Michael Nesmith, singer and guitarist for The Monkees, has died at 78

Known to some as the Monkee with the wool cap, he was an acclaimed musician despite the group's "Pre-Fab Four" reputation. And yes, his mom invented Liquid Paper.

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Gael Cooper
3 min read
Monkee Mike Nesmith at a press conference in 1967.

Monkee Mike Nesmith at a press conference in 1967.

Getty Images

Michael Nesmith, singer and guitarist for The Monkees, died Friday at age 78. 

"With Infinite Love we announce that Michael Nesmith has passed away this morning in his home, surrounded by family, peacefully and of natural causes," his family said in a statement quoted by Rolling Stone. "We ask that you respect our privacy at this time and we thank you for the love and light that all of you have shown him and us."

The Monkees TV show ran on NBC from 1966 to 1968, and followed the adventures of a struggling rock band. The show won two Emmy Awards and the band became an iconic part of pop culture, producing numerous bestselling albums. Their hits included Last Train to Clarksville, Daydream Believer, and Pleasant Valley Sunday. Nesmith himself wrote many of the group's songs, including Mary, Mary; Listen to the Band; and The Girl I Knew Somewhere.

The Monkees were mockingly dubbed the "Pre-Fab Four," a joke referencing the Beatles' "Fab Four" nickname. Nesmith himself had already started a musical career before being cast in The Monkees. In 1964, he wrote the song Different Drum, which later became a hit for Linda Ronstadt. After the show was canceled, he released solo albums and was instrumental in the early days of music videos. He created a TV show called PopClips in the late 1970s, a precursor to MTV.

Mike Nesmith (behind) and Micky Dolenz perform onstage at LA's Greek Theatre on Nov. 14, 2021, during the final show of The Monkees' "55th Anniversary Farewell Tour"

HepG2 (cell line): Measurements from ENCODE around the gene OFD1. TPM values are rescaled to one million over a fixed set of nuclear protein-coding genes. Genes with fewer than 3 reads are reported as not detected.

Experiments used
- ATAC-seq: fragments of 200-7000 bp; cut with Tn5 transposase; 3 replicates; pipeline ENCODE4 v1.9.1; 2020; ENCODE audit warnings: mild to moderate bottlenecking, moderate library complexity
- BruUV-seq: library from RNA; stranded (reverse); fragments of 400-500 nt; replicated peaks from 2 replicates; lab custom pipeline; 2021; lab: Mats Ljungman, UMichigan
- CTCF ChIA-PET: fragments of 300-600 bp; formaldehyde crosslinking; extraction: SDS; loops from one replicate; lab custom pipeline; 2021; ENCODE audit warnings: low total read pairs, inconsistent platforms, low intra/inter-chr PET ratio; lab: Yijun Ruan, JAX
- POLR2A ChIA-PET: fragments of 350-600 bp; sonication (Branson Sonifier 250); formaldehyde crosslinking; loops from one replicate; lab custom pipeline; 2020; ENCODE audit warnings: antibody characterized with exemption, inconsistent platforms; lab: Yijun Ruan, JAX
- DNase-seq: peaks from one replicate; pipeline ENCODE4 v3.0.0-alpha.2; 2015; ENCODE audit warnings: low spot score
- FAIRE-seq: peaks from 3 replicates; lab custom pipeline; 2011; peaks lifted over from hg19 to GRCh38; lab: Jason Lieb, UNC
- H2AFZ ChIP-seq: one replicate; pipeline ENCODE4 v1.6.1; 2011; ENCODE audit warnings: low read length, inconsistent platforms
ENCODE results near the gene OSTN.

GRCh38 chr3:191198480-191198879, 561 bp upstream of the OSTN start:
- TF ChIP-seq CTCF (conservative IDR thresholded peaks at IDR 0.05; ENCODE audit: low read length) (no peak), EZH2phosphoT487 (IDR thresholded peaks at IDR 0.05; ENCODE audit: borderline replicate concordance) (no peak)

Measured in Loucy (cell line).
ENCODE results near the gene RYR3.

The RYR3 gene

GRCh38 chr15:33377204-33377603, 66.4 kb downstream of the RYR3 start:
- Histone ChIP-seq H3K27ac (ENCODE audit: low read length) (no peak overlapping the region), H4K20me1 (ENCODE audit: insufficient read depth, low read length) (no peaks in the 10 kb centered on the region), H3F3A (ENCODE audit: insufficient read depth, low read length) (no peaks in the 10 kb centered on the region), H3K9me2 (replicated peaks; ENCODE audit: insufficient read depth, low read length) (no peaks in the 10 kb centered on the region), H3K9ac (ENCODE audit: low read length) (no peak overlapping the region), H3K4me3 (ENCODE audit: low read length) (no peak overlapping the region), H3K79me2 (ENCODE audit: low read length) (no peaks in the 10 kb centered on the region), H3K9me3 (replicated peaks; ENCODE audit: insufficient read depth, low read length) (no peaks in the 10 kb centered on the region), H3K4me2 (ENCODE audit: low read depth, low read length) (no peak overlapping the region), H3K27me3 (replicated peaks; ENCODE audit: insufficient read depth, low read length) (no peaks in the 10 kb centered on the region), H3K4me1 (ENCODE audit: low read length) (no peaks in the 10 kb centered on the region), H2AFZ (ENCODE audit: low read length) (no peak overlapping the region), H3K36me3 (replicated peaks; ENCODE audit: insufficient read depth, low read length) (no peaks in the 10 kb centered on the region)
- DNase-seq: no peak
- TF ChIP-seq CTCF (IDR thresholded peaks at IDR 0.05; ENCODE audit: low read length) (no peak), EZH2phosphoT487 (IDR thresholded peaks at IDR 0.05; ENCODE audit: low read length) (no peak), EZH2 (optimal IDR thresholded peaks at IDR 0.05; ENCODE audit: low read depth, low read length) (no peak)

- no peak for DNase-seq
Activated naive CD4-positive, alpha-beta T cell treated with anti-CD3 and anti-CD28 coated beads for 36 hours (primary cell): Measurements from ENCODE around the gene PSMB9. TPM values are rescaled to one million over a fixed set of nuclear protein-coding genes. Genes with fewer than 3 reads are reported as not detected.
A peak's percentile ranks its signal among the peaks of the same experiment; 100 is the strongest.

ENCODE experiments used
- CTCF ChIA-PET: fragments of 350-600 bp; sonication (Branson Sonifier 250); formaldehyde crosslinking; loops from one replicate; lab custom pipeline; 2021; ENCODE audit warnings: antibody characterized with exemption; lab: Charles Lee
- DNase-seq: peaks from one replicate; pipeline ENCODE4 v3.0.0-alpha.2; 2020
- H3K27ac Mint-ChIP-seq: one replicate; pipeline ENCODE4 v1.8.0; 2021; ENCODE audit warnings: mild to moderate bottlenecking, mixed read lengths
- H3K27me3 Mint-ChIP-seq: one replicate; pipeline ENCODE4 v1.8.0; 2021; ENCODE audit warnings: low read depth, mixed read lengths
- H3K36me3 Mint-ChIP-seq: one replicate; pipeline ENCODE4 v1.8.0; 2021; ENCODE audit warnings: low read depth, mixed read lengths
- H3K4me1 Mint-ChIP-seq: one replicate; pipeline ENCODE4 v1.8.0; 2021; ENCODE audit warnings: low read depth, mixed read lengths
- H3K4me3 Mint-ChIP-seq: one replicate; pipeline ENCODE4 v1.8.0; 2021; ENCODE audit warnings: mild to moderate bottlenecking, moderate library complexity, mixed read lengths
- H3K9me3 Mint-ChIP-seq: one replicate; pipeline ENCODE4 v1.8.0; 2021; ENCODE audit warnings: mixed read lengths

Mike Nesmith (behind) and Micky Dolenz perform onstage at LA's Greek Theatre on Nov. 14, 2021, during the final show of The Monkees' "55th Anniversary Farewell Tour."

Scott Dudelson/Getty Images

But Nesmith fought back against the belief that he was the band's only real musician.

"The notion I was the only musician is one of those rumors that got started and won't stop -- but it was not true," he told Rolling Stone. "Peter (Tork) was a more accomplished player than I by an order of magnitude, Micky (Dolenz) and Davy (Jones) played and sang and danced and understood music. Micky had learned to play drums, and we were quite capable of playing the type of songs that were selected for the show."

Nesmith reportedly wore a wool hat to his audition for The Monkees TV show, and the headwear was written into the role when he was cast. One early TV listing even named the characters as Davy, Micky and Peter, but named Nesmith's character simply as "Wool Hat," noting "he usually wears one." The character's name eventually became Mike.

When he was just 13, Nesmith's mother, Bette, invented the correction fluid that became Liquid Paper, originally calling it "Mistake Out." She sold the company to the Gillette Corporation for $47.5 million in 1979, and her only son inherited the bulk of the money when she died a year later. 

Nesmith's death leaves Dolenz as the only survivor of The Monkees. Jones died in 2012 and Tork in 2019. 

Dolenz tweeted a tribute to his bandmate, writing, "I'm heartbroken. I've lost a dear friend and partner. I'm so grateful that we could spend the last couple of months together doing what we loved best -- singing, laughing, and doing shtick. I'll miss it all so much. Especially the shtick. Rest in peace, Nez. All my love, Micky."

Fans remembered Nesmith online.

"I wish I could accurately convey what The Monkees meant to us kids in the mid-late '60s," wrote James Neibaur. "I can't articulate how much this hurts. I actually cried! Glad he got to tour and say goodbye."

Frank Conniff, comedian and Mystery Science Theater 3000 alum, wrote, "Oh, damn. This is not the time to be losing Monkees. This man was a major talent. Rock & Roll Hall of Fame, when are you going to do the right thing and give these national treasures the recognition they deserve? Rest In Peace, Michael Nesmith."